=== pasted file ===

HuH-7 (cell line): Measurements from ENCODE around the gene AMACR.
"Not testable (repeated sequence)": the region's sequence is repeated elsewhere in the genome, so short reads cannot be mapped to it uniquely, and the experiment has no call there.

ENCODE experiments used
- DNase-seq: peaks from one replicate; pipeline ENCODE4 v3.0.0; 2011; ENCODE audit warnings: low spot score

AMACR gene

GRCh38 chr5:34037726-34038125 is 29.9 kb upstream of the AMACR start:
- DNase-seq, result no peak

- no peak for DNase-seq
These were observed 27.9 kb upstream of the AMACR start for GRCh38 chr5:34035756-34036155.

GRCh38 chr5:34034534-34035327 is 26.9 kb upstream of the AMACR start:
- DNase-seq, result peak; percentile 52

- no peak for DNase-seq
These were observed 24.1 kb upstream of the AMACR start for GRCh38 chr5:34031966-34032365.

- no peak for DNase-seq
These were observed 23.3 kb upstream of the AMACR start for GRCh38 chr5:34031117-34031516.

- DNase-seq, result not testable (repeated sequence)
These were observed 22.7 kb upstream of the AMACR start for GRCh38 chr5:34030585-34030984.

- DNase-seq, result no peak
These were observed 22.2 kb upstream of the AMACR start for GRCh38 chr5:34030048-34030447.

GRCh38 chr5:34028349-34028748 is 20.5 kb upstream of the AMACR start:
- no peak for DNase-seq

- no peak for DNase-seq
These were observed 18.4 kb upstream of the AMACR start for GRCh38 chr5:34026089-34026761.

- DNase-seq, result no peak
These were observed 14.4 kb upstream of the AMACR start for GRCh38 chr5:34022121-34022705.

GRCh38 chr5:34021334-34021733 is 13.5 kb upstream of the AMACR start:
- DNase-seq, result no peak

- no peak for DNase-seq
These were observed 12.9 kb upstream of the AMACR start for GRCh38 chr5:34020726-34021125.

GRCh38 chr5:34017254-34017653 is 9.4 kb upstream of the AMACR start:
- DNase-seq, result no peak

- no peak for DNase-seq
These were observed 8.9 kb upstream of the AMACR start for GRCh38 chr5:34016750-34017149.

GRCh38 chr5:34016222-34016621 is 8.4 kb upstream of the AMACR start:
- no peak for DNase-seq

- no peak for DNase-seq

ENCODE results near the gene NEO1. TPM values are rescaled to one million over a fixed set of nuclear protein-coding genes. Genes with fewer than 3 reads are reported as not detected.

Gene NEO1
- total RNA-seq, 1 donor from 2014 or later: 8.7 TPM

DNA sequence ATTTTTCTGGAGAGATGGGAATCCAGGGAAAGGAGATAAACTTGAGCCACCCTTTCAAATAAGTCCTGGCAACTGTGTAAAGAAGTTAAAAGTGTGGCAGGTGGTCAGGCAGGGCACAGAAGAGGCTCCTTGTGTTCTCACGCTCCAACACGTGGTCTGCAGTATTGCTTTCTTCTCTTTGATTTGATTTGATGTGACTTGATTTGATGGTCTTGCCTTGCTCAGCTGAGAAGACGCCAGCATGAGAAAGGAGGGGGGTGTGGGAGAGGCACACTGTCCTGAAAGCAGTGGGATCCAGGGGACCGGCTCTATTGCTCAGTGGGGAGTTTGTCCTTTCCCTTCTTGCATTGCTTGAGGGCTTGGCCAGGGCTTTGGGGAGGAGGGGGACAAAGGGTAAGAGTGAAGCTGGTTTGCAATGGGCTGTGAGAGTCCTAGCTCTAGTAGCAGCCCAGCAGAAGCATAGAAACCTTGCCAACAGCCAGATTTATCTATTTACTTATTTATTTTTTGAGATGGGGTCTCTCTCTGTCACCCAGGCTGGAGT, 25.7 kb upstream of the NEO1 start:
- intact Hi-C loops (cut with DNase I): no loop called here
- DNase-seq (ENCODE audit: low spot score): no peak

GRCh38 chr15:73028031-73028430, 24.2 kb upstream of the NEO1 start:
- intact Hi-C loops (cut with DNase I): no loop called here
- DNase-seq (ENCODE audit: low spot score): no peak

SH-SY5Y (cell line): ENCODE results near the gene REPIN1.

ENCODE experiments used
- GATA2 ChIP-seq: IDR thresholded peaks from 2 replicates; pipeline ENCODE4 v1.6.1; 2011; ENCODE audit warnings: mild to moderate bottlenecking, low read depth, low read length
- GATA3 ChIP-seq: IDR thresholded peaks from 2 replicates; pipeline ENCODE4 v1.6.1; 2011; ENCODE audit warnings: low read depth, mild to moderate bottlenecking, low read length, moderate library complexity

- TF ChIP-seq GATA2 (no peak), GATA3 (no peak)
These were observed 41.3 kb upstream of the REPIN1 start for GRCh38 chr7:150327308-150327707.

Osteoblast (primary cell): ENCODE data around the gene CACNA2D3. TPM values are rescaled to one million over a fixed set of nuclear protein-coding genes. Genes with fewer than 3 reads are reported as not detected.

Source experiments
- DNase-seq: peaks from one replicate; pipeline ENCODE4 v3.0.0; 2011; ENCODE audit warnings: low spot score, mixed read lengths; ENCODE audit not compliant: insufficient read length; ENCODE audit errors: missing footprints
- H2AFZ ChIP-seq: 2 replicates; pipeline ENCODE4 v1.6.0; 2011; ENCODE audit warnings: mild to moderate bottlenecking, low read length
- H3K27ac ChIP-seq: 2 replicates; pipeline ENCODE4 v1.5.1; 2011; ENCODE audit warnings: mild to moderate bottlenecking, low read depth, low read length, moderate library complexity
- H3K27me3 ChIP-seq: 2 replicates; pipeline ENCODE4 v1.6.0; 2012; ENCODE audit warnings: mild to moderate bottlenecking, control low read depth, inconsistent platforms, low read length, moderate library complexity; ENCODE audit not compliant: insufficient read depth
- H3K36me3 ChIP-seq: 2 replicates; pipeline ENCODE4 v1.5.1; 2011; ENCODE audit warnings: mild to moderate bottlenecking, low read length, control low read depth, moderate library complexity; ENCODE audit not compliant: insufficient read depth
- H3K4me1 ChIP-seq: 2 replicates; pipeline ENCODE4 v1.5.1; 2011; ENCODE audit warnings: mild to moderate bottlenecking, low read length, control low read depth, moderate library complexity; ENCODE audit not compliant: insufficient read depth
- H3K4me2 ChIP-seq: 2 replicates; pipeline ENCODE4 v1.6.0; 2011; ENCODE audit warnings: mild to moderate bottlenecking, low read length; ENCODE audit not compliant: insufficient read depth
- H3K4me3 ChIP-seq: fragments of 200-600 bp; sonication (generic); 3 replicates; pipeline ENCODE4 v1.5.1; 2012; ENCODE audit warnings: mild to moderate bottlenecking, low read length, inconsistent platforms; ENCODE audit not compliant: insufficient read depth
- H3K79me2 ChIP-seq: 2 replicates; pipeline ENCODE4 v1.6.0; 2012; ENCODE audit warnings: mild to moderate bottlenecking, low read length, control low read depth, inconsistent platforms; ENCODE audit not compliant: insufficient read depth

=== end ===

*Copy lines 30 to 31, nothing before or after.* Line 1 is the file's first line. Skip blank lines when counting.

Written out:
GRCh38 chr5:34017254-34017653 is 9.4 kb upstream of the AMACR start:
- DNase-seq, result no peak